As an example, the FCD commercial property tax bill for a property valued at $500,000 would be calculated as follows:
* Commercial property value assessed at $500,000
* Property value multiplied by 18% (commercial assessment ratio) = $90,000 (Assessed Value)
* Assessed value is divided by 100 (taxes are paid on every $100 worth of assessed value) = $900
* $900 multiplied by .1808 (FCD tax rate reflecting current FCD budget) and using the total assessed value of all private properties within the County = $1.4 Billion)
* FCD Commercial Property FCD Tax Bill @ $500,000 valuation is $162.72
Importantly, the Board of the Flood Control District can choose to reduce or increase the Fiscal Year 2020 budget.
When will the FCD tax appear on tax bills in Flagstaff, Page and Fredonia?
The FCD tax will appear on tax bills received by taxpayers in Flagstaff, Page and Fredonia in October 2018.
Does this change impact flood insurance requirements for residential or commercial properties?
No. The requirement for flood insurance is determined primarily by whether a property is in a Federal Emergency Management Agency (FEMA)-designated flood area. If your
home or business is in a high-risk flood area (known as a Special Flood Hazard Area or SFHA) and you have a mortgage through a federally regulated or insured lender, then you are required to carry flood insurance. The FCD Board's affirmation
does not impact flood-area designation by FEMA.
Why was the District’s taxation area set up without Flagstaff, Page and Fredonia?
The interpretation of the state statute at the time of initiating the FCD tax (1980s) was that those cities and towns that managed their floodplains could opt out and not be included in the taxing area for the FCD. It recently came to the attention of the Board of Supervisors of Coconino County and the Board of Directors of the Coconino County Flood Control District that the County was not collecting property taxes to fund the District from the taxable property located within the city limits of the cities of Flagstaff, Fredonia and Page, notwithstanding that these municipalities are located wholly within the District Boundaries of the County. While these municipalities have opted to carry out their own floodplain management responsibilities, thereby removing themselves from the flood control district’s area of jurisdiction, such decision did not and cannot take municipalities out of the Boundaries of the District nor exempt the property located therein from the general flood control district tax obligation.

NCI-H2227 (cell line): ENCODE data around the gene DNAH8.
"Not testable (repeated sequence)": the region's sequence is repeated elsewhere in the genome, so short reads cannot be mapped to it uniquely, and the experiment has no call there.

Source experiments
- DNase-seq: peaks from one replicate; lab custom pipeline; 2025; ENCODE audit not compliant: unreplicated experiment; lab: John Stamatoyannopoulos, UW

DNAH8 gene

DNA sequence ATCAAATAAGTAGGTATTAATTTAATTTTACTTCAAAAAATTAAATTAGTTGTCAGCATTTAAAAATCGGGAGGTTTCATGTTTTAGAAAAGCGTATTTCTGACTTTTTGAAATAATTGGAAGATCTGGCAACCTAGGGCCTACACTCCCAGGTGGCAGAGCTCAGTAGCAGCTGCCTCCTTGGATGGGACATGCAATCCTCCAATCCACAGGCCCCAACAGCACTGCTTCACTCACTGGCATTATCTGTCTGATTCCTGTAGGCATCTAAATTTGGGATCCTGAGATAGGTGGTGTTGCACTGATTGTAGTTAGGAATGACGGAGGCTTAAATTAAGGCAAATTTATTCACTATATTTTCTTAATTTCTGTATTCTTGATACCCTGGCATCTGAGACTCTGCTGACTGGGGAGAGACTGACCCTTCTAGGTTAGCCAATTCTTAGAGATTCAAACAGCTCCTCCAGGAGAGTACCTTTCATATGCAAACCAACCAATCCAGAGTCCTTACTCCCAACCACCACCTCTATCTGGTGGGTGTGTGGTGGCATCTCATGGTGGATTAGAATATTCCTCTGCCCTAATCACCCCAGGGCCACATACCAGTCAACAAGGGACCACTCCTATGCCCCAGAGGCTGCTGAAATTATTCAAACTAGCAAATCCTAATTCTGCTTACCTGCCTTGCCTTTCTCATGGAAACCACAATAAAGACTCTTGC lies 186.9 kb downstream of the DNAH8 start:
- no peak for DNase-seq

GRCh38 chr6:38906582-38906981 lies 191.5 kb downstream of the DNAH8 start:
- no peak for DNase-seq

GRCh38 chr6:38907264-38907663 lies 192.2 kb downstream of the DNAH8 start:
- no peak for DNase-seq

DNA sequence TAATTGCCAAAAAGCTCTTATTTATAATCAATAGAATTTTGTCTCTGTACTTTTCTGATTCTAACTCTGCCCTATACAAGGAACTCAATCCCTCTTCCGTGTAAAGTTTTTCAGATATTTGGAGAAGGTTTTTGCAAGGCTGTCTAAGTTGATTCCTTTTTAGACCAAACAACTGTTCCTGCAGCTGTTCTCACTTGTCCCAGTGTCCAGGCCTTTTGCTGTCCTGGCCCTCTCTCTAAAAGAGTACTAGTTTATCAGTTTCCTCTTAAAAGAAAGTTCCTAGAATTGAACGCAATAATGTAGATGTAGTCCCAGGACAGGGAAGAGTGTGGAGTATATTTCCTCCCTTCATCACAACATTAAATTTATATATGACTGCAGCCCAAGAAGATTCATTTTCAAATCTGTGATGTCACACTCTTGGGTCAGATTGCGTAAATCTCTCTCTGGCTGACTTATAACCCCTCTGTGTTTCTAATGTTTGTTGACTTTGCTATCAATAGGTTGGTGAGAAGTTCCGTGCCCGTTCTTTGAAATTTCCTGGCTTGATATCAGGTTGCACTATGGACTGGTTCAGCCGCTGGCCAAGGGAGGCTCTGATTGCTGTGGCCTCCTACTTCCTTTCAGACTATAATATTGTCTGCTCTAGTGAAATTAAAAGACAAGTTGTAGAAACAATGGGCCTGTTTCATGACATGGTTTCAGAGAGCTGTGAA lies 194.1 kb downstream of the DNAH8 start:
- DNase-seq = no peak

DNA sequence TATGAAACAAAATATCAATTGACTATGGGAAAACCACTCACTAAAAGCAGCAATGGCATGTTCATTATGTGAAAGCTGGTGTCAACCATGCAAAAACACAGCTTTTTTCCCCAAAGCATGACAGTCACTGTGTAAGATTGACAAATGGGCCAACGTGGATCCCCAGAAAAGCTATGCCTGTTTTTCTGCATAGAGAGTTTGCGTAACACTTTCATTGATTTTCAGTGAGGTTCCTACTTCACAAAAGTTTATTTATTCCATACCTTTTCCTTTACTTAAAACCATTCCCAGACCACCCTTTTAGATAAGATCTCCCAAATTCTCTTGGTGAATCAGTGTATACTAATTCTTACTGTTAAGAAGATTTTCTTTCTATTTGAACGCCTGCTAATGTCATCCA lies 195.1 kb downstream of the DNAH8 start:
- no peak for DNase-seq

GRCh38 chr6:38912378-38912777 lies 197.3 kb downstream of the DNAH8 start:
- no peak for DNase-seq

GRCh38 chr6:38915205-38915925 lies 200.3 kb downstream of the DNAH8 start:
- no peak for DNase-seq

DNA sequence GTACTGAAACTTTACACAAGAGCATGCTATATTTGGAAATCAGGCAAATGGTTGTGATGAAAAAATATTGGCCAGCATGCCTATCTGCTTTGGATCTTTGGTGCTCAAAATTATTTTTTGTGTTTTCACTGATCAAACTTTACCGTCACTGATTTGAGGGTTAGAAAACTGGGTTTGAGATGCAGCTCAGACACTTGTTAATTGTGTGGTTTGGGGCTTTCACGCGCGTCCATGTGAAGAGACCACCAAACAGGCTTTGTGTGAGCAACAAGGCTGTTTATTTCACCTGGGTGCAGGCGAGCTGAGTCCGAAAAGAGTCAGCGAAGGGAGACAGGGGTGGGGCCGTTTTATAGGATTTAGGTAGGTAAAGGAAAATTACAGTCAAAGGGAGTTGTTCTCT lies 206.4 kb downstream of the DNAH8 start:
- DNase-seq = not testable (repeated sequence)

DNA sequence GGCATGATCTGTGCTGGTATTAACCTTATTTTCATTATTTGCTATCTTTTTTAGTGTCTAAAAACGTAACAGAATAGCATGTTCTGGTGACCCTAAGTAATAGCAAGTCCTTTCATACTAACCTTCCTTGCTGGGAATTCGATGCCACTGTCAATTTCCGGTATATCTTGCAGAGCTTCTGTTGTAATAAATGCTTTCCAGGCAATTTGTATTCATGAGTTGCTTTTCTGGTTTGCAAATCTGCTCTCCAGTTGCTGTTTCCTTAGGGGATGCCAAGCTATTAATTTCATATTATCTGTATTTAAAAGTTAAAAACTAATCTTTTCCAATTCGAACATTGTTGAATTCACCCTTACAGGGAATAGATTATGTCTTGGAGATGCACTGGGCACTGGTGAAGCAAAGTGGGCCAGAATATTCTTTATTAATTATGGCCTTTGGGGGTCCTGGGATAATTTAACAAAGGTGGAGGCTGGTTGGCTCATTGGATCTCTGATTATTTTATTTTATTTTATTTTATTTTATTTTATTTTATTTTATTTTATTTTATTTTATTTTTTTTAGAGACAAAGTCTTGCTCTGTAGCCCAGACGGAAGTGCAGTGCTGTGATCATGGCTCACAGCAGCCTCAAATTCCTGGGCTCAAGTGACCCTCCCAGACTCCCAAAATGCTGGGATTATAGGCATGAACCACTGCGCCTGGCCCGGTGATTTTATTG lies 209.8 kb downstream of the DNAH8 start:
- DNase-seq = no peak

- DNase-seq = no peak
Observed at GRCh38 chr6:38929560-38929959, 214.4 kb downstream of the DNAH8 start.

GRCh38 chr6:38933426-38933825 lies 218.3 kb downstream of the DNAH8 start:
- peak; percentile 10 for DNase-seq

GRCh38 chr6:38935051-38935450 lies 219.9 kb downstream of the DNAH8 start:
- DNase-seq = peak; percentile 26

Will the FCD tax replace the storm water fees collected by any city or town?
No. Cities and towns are authorized by the state to establish and collect stormwater fees through their utility bills. The stormwater fee revenues are used to manage stormwater within their jurisdictions. FCD revenues are used to address regional flood control risks and needs.
Were any private property owners within jurisdictions billed taxes that should not have been billed?
No. All properties within Coconino County are in the District and should have been receiving the FCD tax on their tax bills.
Are any back taxes due for previous years?
The FCD Board of Directors has not taken an action to collect back taxes. A decision to pursue back taxes can be made by the FCD Board of Directors, but that is unlikely unless unforeseen issues arise.
What is the history of the Coconino County Flood Control District?
In the early 1980’s, the State of Arizona enacted legislation, which included authority to counties to establish flood control districts to address flood control needs within their jurisdictions.
In 1984, the Coconino County Board of Supervisors, through Resolution 84-40 established the Coconino County Flood Control District. The resolution establishing the district at that time identified the Boundaries of the district as contiguous with the boundaries of the County.